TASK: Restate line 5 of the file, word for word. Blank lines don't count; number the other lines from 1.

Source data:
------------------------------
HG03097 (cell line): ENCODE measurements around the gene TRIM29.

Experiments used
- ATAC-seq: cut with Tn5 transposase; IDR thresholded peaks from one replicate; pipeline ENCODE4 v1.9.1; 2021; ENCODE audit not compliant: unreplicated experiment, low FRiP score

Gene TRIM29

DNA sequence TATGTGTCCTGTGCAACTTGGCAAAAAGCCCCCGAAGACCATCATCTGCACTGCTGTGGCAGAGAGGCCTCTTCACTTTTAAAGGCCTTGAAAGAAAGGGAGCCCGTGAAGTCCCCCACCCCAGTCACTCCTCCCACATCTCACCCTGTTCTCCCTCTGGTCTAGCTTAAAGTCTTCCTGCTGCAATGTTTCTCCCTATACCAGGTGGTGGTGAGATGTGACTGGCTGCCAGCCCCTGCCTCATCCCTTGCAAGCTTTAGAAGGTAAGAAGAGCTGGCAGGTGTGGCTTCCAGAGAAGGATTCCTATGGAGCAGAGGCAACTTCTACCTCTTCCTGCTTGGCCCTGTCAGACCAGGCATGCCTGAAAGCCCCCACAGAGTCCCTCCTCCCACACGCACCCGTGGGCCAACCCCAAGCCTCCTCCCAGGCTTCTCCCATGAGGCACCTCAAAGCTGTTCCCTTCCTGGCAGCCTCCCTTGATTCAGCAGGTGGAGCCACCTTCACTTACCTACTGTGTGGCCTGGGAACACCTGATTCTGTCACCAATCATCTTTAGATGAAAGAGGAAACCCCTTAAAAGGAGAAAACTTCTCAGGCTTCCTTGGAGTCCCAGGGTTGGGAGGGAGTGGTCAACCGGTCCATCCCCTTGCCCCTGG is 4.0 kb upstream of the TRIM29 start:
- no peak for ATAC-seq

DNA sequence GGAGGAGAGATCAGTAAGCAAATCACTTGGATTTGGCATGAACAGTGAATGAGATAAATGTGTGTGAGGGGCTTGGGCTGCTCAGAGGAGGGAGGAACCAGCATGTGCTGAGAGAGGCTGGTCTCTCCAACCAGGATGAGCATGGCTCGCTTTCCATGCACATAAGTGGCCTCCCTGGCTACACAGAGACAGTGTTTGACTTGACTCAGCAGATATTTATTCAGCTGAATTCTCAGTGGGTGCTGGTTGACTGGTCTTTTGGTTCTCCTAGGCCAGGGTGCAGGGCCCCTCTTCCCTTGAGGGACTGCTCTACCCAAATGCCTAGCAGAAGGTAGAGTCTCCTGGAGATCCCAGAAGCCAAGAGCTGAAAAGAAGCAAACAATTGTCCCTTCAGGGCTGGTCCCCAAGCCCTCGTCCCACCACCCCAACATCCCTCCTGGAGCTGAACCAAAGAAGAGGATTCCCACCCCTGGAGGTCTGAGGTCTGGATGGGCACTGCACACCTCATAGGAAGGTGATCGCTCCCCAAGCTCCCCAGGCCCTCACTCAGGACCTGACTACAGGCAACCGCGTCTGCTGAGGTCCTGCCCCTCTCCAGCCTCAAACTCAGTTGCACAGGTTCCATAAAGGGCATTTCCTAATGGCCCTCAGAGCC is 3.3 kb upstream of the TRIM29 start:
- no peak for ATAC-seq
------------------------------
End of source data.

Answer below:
DNA sequence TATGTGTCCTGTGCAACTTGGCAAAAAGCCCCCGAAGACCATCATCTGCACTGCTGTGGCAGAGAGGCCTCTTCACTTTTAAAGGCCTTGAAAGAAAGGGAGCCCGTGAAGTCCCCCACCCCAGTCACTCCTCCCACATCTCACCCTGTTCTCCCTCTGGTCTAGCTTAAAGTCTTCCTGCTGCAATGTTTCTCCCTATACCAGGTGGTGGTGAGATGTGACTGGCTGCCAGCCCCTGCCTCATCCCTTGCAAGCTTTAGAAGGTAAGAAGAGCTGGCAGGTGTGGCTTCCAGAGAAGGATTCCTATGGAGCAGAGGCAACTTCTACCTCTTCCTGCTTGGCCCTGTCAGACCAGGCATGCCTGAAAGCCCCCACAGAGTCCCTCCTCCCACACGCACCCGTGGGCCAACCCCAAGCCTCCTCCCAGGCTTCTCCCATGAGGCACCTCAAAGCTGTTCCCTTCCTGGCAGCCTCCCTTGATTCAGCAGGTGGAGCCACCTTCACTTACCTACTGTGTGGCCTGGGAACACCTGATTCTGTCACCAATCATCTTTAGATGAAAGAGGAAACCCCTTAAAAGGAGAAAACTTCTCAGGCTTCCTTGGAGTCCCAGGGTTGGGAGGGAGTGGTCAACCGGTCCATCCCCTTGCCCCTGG is 4.0 kb upstream of the TRIM29 start: